Beat Procrastination Today, Not Tomorrow

August 10, 2016

Maybe you love client interaction but hate all the inevitable paperwork. Or maybe you're the introvert who loves solving problems and pulling a tough transaction together but has to take a deep breath before facing difficult questions from a client.

Fast Company recently took a look at ways to push through the tension of starting a new task. "Instead of shouting over that voice telling you to put something off until later, why not ask it a question?" suggests writer Peter Banerjea. "Asking the right questions can help give you practical solutions when you feel stuck."

First, Banerjea suggests, ask "What one thing can I do to get started?" A project that feels big and overwhelming won't feel as bad or as complicated once you start making progress. Also, you'll feel more in control of the project once you've completed part of it.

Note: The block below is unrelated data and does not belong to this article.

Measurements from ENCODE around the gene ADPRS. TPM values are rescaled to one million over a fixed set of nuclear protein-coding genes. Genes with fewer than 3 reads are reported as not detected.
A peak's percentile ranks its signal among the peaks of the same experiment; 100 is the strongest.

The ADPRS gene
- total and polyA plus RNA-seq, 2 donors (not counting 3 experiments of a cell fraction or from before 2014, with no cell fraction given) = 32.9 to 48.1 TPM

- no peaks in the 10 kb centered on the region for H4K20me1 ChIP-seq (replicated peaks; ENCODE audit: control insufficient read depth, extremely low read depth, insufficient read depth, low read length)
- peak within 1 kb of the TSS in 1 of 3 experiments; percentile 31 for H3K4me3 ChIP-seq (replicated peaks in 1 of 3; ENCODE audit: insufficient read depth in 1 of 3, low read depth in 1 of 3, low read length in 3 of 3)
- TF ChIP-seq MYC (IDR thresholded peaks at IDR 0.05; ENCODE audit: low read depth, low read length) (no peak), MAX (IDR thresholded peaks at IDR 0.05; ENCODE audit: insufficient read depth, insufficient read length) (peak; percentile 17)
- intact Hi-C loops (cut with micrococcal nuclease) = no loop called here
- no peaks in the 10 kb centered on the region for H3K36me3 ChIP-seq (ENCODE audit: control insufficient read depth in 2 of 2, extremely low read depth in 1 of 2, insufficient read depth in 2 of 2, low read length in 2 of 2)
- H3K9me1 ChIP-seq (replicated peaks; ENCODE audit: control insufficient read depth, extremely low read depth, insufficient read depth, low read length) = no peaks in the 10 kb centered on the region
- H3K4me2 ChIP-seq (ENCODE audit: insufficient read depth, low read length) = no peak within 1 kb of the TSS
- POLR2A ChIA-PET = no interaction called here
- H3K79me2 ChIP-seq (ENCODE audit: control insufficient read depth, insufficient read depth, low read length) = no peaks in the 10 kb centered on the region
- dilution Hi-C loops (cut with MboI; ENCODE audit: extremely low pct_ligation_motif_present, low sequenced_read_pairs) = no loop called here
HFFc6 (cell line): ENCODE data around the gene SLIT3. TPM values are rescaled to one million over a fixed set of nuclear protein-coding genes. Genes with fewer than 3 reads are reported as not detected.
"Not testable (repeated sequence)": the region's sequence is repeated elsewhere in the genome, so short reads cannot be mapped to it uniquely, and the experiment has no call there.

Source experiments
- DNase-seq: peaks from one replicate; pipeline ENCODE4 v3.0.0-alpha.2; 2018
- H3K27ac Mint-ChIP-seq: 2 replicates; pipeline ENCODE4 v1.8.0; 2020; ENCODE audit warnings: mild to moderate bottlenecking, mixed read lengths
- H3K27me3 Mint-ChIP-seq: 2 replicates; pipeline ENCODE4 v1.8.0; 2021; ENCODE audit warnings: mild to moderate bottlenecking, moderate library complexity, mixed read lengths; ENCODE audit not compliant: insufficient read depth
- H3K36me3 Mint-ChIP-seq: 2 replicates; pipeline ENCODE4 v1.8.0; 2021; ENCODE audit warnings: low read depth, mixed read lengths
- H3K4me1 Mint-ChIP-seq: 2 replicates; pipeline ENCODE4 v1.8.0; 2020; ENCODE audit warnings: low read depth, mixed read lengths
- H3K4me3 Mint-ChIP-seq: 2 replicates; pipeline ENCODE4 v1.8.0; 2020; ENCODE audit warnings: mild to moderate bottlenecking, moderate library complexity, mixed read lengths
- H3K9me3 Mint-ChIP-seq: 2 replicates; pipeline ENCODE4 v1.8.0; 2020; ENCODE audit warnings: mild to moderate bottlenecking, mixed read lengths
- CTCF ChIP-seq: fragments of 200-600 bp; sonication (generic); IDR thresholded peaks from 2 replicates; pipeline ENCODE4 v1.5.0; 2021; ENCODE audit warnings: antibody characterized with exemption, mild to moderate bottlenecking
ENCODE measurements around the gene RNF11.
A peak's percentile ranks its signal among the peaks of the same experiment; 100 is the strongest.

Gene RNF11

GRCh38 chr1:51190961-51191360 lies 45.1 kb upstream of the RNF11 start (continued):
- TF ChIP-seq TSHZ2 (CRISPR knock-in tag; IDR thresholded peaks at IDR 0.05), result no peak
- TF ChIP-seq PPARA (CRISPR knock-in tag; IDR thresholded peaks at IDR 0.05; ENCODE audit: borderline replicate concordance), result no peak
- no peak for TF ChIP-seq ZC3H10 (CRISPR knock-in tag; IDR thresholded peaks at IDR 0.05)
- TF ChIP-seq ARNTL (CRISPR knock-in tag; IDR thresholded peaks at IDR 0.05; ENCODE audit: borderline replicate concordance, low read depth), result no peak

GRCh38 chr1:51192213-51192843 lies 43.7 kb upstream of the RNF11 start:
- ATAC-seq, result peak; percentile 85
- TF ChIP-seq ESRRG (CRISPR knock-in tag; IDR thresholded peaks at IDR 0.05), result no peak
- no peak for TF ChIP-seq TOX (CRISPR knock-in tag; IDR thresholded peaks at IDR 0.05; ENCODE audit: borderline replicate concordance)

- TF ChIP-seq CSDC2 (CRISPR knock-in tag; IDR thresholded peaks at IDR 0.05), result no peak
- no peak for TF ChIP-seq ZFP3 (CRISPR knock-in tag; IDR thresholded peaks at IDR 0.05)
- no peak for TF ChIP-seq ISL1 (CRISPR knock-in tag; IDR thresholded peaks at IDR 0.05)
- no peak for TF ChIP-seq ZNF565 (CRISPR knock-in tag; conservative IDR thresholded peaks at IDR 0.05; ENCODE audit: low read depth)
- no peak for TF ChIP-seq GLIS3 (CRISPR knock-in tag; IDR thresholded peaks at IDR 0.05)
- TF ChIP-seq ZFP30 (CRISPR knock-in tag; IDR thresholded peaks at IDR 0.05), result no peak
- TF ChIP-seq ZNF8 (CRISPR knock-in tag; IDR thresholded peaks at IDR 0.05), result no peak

Another question is "What are my three biggest priorities today?" One reason we procrastinate, Banerjea explains, is because we can feel overwhelmed by so much other work. To fight back, he says, "Ask yourself which three tasks — and they need to be concrete actions to take, not vague goals like "make progress" — you need to nail today." Once you commit to pushing other tasks aside until you've completed your priorities, the steps fall into place.

If you think getting started might be difficult, ask, "How can I make this easier?" "There's no shame in making something difficult easier for yourself to complete," Banerjea explains. Or simply start doing something simple every day, building on that habit to start new ones.

Finally, think about the toughest question: "What will go wrong if I don't do this now?" Exploring ways to prevent those problems often leads you to a natural starting point. "Fear happens to be an extremely powerful motivator," Banerjea says. "If a dose of fear can get you back on track with your goals, isn't it worth utilizing?"

For more thoughts on beating procrastination, read Fast Company's "Asking These 4 Questions Can Help You Stop Procrastinating."

Source: "Asking These 4 Questions Can Help You Stop Procrastinating," Fast Company (April 4, 2016)